It seems to be possible. Following elaborates on this.
The “divine abodes” (brahma,vihāra) are so called because
these are the qualities of the higher divine beings or brahmas. They are called “immeasurables”
(appamāṇā, appamaññā) is another term for the divine abodes because the practice is only complete
when we break down the barrier or duality of self and other.
These qualities are lovingkindness, compassion, appreciative joy and equanimity. When they are
practised to dhyanic levels, they are known as “liberation of mind” (ceto,vimutti), or more fully, the
liberation of mind by the immeasurable (or the immeasurable liberation of mind) (appamāṇā
The first three divine abodes—that is, the liberation of mind by lovingkindness, by compassion and
by appreciative joy—can attain only up to the level of the third dhyana. Only the liberation of mind by
equanimity can reach the fourth dhyana.
From the Metta,sahagata Sutta (S 46.54), a few interesting details are worth nothing. The liberation
of mind by lovingkindness (mettā ceto,vimutti) has “beauty” (subha) as it highest limit. “Beauty”
here refers to any of the form dhyana (rūpa jhāna), while the term “beauty element, or beautiful element”
(subha,dhātu), refers to both the dhyana and its object, namely, a dhyana arisen on the basis of lovingkindness
The Attha,sālinī, the Commentary on the Dhamma,saṅgaṇī, however, takes “the beautiful” here as
referring to dhyana attainment through a colour device (kasiṇa) that is fully purified (DhsA 191). As
Analayo notes, this gloss goes against the teachings of the Paṭisambhidā,magga (2009: 146 f).
The liberation of mind by compassion (karuṇā ceto,vimutti) has the base of boundless space (ākāsâ-
nañc’āyatana) is its highest limit. That is to say, dhyana attained by the liberation of mind through the cultivation of compassion can be used to attain to the first formless base or formless attainment (arūpa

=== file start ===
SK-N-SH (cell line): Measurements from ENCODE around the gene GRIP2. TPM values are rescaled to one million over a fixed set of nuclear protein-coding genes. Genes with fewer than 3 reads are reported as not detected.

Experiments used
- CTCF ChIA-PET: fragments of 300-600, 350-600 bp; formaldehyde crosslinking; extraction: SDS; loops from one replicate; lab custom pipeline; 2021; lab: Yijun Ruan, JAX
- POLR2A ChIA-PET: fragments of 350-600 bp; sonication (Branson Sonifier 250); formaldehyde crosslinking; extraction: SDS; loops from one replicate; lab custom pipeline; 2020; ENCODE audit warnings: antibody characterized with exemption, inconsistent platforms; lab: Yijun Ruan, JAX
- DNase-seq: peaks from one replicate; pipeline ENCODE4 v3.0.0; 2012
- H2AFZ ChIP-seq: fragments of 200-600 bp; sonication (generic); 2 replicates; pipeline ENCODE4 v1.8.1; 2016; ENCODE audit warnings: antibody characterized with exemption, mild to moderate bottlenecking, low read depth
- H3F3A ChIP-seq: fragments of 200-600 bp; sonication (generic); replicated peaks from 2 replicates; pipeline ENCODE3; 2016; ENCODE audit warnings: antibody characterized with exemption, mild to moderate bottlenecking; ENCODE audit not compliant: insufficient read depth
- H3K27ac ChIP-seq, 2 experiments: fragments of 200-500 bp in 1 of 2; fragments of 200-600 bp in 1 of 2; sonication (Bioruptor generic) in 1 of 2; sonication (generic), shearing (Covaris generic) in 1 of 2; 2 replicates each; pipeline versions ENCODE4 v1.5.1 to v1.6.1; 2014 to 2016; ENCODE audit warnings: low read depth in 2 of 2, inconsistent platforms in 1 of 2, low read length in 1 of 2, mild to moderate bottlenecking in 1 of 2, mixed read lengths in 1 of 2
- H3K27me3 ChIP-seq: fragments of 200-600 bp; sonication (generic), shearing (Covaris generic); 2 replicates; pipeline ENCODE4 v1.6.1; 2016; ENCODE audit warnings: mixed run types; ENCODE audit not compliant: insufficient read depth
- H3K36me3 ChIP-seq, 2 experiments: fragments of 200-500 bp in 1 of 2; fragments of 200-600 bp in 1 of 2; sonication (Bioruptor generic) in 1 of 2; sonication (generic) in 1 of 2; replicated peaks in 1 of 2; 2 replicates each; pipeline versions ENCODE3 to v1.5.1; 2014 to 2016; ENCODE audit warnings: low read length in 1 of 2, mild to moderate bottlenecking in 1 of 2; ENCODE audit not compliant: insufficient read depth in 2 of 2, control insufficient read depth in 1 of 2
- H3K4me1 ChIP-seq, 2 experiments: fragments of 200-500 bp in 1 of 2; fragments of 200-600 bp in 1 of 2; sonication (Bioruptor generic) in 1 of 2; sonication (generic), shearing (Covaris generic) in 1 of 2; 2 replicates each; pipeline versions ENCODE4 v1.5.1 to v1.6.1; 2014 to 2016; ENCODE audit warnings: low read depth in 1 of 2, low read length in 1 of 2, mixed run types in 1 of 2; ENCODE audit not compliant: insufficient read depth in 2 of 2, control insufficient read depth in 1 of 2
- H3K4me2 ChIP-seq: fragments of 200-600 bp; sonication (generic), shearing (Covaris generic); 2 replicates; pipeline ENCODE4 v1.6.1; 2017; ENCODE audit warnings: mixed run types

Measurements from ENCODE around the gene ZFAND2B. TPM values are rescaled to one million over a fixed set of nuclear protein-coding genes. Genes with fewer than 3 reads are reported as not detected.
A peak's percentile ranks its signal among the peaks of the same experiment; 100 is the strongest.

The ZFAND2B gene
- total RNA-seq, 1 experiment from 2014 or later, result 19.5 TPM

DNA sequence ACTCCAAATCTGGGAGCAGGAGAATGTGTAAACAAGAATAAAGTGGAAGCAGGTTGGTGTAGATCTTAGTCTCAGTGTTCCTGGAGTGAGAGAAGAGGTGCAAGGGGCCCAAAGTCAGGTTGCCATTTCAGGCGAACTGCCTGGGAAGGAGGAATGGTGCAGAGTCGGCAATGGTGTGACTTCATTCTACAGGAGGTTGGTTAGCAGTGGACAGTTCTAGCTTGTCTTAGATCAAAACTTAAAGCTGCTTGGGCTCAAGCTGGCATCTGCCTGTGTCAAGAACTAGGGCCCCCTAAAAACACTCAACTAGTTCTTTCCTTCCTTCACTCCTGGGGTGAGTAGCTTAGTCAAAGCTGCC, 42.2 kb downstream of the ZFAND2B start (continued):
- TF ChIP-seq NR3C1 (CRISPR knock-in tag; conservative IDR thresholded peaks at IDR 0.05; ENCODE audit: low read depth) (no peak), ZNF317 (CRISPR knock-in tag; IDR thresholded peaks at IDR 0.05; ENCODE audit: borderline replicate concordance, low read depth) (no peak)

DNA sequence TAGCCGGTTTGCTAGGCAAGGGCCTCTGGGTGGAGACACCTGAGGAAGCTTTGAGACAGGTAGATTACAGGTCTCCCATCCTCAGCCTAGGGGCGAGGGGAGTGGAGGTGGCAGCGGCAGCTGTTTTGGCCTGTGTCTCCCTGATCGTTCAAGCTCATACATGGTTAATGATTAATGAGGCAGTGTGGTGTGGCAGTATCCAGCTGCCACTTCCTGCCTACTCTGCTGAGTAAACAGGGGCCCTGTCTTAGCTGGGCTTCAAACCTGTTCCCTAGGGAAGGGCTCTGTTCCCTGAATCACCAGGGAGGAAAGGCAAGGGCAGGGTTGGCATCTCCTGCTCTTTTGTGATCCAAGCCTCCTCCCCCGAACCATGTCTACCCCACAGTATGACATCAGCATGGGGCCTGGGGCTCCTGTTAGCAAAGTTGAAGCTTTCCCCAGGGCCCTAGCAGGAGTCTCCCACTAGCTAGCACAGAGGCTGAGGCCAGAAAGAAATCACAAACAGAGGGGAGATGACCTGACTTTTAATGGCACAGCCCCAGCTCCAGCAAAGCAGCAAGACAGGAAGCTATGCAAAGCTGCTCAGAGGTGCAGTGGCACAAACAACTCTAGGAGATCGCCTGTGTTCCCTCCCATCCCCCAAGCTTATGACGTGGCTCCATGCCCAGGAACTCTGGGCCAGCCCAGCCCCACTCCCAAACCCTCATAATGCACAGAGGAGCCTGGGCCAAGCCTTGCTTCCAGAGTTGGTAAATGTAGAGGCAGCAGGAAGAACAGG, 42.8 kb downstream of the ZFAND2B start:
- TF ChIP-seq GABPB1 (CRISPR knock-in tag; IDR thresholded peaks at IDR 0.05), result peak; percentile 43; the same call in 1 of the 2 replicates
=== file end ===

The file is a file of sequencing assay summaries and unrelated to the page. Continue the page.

The liberation of mind by appreciative joy (muditā ceto,vimutti) has the base of boundless
consciousness (viññāṇ’añc’āyatana) as its highest point, that is, it can be the springboard to attain the
second formless attainment
The liberation of mind by equanimity (upekkhā ceto,vimutti) has the base of nothingness (akiñcaññâ-
yatana) as it highest base, that is, it can be a basis for focus leading up to the third formless attainment
With such an attainment at its best, the practitioner will be able to attain non-return, but not arhathood,
because he has yet to abandon all his remaining defilements. An important aspect of this practice
is to remind ourselves that all such states are mind-made, and as such are impermanent and liable to ceasing.
Source: Introduction to Mettā Bhāvanā Sutta by Piya Tan
The practice of Loving-Kindness Meditation can lead you directly to the experience of Nibbāna if you follow all of the Brahma Viharas: that is the practice of Loving- Kindness, Compassion, Sympathetic Joy and Equanimity. This is mentioned many times in the suttas (the original discourses of the Buddha). Many times other teachers will say that this practice alone doesn't directly lead the meditator to the experience of Nibbāna. And this is true. But, when Loving-Kindness Meditation is practiced as part of the Brahma Viharas then it will take the meditator to the fourth Jhāna or meditation level. This is where the Lord Buddha tried to have all of the students who practiced meditation get to. The fourth meditation level is where the meditator experiences deep states of equanimity.
According to the suttas, there are three different paths that can be taken once the meditator reaches this level. They can take one directly to the experience of Nibbāna. We will not go into more detail at this time, because it may cause some confusion. But if you are interested, in having more information please start reading suttas like sutta 62 The Maharchulovada Sutta in the Middle Length Discourses of the Buddha. Or you can read sutta 27 The Culahatthipadopama Sutta in the same book. I sincerely hope that these meditation instructions are helpful to you and that by practicing in this way you will benefit greatly and lead a truly happy and healthy life.
Source: "A Practical Bare-Bones guide to Metta Meditation" by Bhante Vimalaramsi